This is the first Marilyn Monroe film I ever saw, when I watched nearly twenty years ago as part of a university course. I was pleasantly surprised at the time by how much I enjoyed it.
I'm happy to report that I enjoyed it again on the re-watch. Monroe and Jane Russell work very well together, with Russell playing the more intelligent but also more idealistic of the pair to Monroe's apparently-dumb-but-sometimes-wickedly-perceptive blonde bombshell.
Monroe is Lorelai Lee, a voluptuous showgirl (not the naughty type) who plans marriage to a wealthy young man named Gus ... the only thing is that Gus's father is really the one who holds the purse strings, and he has no time for this gold digger. And make no mistake, wealth is most definitely a factor in Lorelai's calculations. Her affection for Gus is genuine, but as she tells her best friend Dorothy "It's easier to love a man when you're not spending all your time worrying about money". It's not for nothing that she later sings "Diamonds are a Girl's Best Friend".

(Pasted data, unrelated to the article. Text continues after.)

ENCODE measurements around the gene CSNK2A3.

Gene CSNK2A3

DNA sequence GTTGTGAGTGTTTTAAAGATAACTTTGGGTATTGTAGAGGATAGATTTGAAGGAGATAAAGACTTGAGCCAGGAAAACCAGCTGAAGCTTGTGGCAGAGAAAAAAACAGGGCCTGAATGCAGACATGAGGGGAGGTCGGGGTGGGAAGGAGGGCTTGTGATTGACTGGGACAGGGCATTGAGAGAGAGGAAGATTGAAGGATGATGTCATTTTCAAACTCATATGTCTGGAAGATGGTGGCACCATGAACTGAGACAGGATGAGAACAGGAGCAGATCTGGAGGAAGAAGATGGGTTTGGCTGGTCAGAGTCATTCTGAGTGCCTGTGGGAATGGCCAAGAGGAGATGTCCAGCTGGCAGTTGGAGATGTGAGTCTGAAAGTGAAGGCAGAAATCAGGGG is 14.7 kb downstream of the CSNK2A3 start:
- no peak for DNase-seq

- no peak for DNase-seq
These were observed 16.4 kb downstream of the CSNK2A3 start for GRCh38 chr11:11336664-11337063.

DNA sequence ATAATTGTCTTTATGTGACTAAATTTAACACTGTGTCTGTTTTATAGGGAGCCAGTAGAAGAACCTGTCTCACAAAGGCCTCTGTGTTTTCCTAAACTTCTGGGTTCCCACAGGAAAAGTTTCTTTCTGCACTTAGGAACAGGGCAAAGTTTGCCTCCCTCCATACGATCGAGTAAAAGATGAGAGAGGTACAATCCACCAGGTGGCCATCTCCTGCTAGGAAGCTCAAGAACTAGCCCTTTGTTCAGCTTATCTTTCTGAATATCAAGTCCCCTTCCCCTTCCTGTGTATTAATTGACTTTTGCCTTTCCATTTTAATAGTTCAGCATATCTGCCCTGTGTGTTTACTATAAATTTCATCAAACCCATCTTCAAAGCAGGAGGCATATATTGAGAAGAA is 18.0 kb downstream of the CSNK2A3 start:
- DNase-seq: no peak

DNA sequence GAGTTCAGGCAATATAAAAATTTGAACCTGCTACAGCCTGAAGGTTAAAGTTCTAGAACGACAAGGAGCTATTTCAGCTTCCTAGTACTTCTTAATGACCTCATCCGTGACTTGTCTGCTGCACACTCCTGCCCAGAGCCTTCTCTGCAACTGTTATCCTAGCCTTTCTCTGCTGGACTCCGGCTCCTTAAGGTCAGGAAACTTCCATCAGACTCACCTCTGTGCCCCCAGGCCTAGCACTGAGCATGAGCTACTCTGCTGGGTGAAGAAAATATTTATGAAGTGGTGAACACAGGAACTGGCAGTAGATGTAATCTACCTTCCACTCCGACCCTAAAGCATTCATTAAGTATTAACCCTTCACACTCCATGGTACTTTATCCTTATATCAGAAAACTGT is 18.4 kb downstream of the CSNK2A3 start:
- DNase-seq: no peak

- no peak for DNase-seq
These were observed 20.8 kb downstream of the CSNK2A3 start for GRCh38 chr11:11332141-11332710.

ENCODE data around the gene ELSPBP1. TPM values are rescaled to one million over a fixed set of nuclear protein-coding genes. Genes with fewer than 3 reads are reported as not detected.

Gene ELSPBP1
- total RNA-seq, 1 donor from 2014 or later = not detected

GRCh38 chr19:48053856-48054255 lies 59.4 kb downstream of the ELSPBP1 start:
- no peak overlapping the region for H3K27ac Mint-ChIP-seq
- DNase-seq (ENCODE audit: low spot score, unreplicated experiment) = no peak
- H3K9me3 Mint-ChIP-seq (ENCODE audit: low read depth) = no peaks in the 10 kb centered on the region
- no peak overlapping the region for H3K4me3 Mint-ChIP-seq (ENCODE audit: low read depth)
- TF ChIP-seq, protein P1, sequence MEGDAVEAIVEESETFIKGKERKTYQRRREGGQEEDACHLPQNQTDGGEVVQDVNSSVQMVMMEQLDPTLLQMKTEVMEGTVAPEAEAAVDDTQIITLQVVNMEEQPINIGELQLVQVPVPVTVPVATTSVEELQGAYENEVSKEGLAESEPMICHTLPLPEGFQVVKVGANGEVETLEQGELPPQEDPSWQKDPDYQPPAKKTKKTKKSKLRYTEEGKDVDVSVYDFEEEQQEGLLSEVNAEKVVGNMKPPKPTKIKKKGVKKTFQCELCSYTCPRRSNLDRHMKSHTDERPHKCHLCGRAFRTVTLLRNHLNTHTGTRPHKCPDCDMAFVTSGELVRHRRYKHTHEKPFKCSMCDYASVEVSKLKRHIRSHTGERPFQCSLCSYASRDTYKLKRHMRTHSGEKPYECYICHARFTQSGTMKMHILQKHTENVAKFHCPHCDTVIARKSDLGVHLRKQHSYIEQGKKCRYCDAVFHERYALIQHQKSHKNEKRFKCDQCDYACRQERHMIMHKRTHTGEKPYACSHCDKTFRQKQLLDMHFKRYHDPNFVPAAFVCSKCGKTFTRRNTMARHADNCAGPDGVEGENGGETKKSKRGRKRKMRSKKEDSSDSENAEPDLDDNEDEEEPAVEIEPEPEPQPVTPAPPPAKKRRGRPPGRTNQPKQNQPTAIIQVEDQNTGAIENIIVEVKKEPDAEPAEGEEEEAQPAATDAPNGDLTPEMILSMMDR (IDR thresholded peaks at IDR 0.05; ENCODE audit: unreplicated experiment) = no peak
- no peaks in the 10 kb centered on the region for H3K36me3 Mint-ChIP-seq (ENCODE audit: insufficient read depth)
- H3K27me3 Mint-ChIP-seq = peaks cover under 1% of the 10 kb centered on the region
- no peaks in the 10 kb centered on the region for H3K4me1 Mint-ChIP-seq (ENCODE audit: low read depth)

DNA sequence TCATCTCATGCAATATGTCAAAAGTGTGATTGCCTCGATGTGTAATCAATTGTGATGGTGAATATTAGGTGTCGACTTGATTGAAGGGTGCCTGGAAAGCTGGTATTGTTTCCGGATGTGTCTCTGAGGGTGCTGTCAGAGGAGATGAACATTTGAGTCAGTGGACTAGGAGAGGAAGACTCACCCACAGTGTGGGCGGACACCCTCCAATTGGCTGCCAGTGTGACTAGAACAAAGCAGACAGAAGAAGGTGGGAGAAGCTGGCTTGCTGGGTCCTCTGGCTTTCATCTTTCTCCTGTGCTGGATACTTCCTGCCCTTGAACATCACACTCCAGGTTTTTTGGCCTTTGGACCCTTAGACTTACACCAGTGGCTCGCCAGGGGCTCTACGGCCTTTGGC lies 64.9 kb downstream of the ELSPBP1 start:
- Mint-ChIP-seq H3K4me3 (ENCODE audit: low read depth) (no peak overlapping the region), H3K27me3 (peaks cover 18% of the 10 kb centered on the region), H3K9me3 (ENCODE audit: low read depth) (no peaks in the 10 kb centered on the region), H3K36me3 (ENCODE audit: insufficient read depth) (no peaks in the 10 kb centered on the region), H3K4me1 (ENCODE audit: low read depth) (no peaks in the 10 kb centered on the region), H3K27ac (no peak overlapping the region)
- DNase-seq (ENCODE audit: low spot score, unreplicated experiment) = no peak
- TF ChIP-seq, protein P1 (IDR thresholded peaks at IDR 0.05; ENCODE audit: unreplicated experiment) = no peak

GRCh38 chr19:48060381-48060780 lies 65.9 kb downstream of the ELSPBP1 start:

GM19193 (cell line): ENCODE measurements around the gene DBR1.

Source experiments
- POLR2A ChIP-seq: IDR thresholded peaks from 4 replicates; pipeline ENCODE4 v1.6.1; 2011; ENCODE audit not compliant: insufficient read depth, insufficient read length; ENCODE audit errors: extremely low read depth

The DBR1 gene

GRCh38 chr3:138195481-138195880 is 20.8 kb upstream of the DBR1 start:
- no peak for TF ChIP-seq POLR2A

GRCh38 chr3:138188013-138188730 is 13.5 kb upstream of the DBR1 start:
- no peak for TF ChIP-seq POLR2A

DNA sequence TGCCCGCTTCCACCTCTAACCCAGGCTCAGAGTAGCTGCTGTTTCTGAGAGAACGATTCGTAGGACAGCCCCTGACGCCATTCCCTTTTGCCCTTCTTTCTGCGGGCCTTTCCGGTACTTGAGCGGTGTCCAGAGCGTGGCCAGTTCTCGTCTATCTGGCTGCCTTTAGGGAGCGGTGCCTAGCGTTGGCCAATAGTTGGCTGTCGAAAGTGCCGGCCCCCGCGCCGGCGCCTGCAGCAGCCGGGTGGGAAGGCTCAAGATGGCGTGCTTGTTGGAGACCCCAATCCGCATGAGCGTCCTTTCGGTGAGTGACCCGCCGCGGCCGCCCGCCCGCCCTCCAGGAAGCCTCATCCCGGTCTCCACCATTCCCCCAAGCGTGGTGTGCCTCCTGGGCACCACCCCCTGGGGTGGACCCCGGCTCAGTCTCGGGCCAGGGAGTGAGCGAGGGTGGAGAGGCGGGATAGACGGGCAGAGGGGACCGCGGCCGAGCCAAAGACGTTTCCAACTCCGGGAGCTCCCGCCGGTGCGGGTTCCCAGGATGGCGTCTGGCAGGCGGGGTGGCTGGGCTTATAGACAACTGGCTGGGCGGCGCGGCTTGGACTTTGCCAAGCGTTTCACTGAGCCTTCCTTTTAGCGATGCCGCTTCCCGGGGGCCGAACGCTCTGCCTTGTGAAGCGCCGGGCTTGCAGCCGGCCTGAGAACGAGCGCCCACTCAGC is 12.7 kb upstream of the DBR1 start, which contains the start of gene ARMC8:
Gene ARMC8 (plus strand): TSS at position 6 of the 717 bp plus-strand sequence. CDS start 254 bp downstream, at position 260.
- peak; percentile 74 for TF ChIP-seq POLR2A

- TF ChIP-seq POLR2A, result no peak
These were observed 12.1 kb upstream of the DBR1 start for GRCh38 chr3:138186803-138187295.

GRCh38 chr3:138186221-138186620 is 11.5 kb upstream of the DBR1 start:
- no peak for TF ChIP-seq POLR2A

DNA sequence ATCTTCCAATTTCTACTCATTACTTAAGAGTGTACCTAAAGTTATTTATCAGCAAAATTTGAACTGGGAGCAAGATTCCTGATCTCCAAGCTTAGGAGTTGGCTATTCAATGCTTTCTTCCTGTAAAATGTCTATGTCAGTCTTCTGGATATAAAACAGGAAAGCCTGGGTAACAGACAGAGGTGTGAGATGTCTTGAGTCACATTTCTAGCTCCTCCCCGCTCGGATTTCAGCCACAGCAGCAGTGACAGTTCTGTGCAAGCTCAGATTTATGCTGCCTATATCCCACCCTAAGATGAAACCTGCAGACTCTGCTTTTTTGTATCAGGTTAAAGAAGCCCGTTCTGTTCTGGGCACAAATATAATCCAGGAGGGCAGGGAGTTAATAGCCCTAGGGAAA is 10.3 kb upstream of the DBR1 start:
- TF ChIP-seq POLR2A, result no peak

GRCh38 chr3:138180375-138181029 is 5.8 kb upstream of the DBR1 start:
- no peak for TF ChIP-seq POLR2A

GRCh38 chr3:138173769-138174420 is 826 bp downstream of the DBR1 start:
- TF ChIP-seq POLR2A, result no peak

It's refreshing to see a 1953 film deal frankly - if humorously - with the romantic needs and aspirations of women, rather than simply having them as an ornament for the man to collect. There's even some some evidence of catering to the (heterosexual) female gaze, as exemplified by the musical number "Ain't there anyone here for love?"
The near flesh-coloured shorts are not an accident, I suspect
Now not everyone is going to like this film, not least because it is a musical, with all the song and dance interludes that entails. But I at least found it a breezy, charming bit of fun with several laugh out loud moments. Check it out if you want to see a female buddy movie and don't mind that the plot is more or less all about their romantic aspirations.